INDIA'S CHALLENGES IN 2022: GEOPOLITICS, ECONOMY, AND STRATEGY
Updated: Feb 1
The start of COVID-19 indicated a period of eventfulness and turbulence. While dealing with many geopolitical, economic, and healthcare issues, India was challenged to balance its interests and goals. This interview seeks to explore India’s progress in the geopolitical and economic realms, in addition to mapping out a strategy for growth over the coming months of the new year. The JSIA Bulletin speaks to Professor Harsh V. Pant, Director and Head of the Strategic Studies Programme at the Observer Research Foundation, New Delhi.
Professor Harsh V Pant
Q. How would you rate India’s geopolitical and economic progress since the start of 2020? Would you say that despite COVID-19, economic downturn, and threats from neighbours, the country has remained stable through its challenges?
This has been an extraordinary period not only for India but the world. Each country has been forced to reassess its assumptions on how the world works. India has been at the forefront of the geopolitical and geoeconomic restructuring that has started. COVID-19 is just one part of the story. India has also been at the center of another aspect of international relations – the rise of China. The border crisis which started in 2020 and persists today, is a stark example of what happens when major powers rise. China’s rise puts pressure on India and other states in the region. Although we are still finding an adequate response, it has been a relatively stable ride. India has managed multiple crises including a massive socio-economic dislocation that COVID-19 produced. Despite all that, the nation has navigated turbulent waters efficiently. Although health infrastructure has not always been India’s strength, the country has got through the crisis - bruised, but not battered. India has not just desaturated its survivability but has projected a sense of leadership during these times.
Q. On the economic side, India has a projected growth rate of over 9% for FY22, making it the fastest-growing economy. How will this impact India’s international relations? Will it give India a boost, good enough to gain a competitive advantage over other nations during the coming months/years?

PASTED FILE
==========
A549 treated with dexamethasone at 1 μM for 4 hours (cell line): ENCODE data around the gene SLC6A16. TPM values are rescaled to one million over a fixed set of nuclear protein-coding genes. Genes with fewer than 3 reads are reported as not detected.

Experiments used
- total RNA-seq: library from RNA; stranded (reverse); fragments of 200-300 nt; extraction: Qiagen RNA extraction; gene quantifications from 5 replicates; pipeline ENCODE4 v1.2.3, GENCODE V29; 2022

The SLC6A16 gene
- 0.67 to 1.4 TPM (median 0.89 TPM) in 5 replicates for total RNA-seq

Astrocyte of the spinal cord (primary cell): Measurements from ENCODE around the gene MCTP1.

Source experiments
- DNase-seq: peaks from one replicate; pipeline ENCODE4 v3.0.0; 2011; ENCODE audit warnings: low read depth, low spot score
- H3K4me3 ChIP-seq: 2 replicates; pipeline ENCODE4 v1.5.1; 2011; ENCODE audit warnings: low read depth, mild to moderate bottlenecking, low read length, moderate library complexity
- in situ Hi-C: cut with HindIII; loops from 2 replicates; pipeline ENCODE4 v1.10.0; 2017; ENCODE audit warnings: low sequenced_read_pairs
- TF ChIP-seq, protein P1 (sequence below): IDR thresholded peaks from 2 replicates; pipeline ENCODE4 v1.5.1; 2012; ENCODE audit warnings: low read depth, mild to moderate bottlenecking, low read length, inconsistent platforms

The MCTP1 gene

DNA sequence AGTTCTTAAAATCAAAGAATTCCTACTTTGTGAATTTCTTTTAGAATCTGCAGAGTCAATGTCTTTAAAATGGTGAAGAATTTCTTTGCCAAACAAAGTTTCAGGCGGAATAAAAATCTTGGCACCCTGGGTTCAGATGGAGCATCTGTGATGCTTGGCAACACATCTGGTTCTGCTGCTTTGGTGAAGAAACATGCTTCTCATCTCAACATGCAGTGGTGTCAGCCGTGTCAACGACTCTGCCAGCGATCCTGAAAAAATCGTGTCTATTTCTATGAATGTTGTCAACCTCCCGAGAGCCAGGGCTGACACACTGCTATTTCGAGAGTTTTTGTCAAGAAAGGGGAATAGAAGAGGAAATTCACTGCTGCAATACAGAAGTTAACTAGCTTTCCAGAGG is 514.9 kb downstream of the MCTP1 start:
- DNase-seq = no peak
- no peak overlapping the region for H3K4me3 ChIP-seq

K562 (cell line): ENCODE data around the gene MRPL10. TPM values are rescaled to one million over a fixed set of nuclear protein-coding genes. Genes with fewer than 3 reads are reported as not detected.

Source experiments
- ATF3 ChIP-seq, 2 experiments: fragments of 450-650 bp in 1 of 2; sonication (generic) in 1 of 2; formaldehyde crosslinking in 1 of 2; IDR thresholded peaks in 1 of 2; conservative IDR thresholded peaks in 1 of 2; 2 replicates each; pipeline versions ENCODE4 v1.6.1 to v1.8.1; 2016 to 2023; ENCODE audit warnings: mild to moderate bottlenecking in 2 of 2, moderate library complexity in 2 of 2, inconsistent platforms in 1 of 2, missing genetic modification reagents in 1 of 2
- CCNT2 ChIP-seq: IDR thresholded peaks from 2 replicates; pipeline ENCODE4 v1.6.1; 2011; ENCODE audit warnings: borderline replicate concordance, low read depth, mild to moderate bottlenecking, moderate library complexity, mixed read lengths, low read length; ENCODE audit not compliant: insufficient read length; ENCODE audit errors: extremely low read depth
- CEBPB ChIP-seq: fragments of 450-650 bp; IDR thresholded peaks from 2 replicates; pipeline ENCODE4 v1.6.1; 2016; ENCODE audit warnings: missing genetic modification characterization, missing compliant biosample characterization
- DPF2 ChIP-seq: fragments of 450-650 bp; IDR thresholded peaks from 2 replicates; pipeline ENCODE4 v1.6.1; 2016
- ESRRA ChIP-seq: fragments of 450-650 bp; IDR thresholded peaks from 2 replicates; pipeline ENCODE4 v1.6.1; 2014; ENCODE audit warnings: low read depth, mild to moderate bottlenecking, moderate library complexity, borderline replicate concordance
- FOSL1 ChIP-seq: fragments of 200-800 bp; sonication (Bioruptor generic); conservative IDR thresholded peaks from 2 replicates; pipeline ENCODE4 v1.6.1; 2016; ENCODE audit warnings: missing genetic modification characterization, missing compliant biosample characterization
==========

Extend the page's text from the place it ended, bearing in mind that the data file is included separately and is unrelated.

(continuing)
Both economic growth and crises produce their own set of consequences. There is no doubt that India will continue to rise. The numbers speculated will surely be a part of India’s growth story. There are projections that by 2030, India will be a top-three economy by various measures. The consequences of India’s path to becoming a five or ten trillion-dollar economy will have an impact on the way it conducts itself on the international stage. There will be an aspiration to play a larger role and be a leading player rather than merely a balancer.
Another aspect of this is that the international community will expect leadership from India. It has demonstrated that it can provide leadership at critical times. Through its outreach to SAARC and the G20, India has shown COVID-19 cannot be resolved unless countries look outward at a time when most nations like America and Europe have looked inward. This shows that today, India has more self-confidence. As its economic growth story picks momentum, its policymakers will be more open to playing a larger role, showing that India is not a reticent nation anymore.
Q. One of India’s biggest geopolitical threats now is at the border, with China laying claims on a substantial portion of India’s land. There are reports of CCP-funded villages being built in Arunachal Pradesh. More recently, the implementation of the Chinese border law has alarmed the Indian government. How will this affect our national security going forward and what should India’s response be?
China is and will continue to be India’s most important security challenge, and there is no way for one to ignore it. Gone are the days when Pakistan was our major security threat. India’s problem is that it did not start looking at China as a threat early enough. It did not gear itself up enough to meet that challenge. It is only after the Galwan skirmish that there is a new urgency to counter China. The good news is that we have now acknowledged the problem. But unless we take measures, it would be difficult to ward off the China challenge. There is also the issue of capability differentiation between both nations. It is difficult to challenge China’s raw power. India has looked at the China problem more holistically as it is not just a border issue but an economic threat. COVID-19 showed that India was overdependent on China. India needs to be self-reliant. It needs to build its capacities and rely on external partnerships. For that, a complete and well-rounded government approach is needed to tune India’s strategic policy with the ground reality.
Q. India is now a part of two QUADs: with the Indo-pacific, and more recently, the Middle East. Despite India’s tensions with China, the latter has emerged as our largest trading partner in 2021. In that case, how will India manage its multiple economic and geopolitical interests simultaneously? Is there one area that it should prioritize more than the other?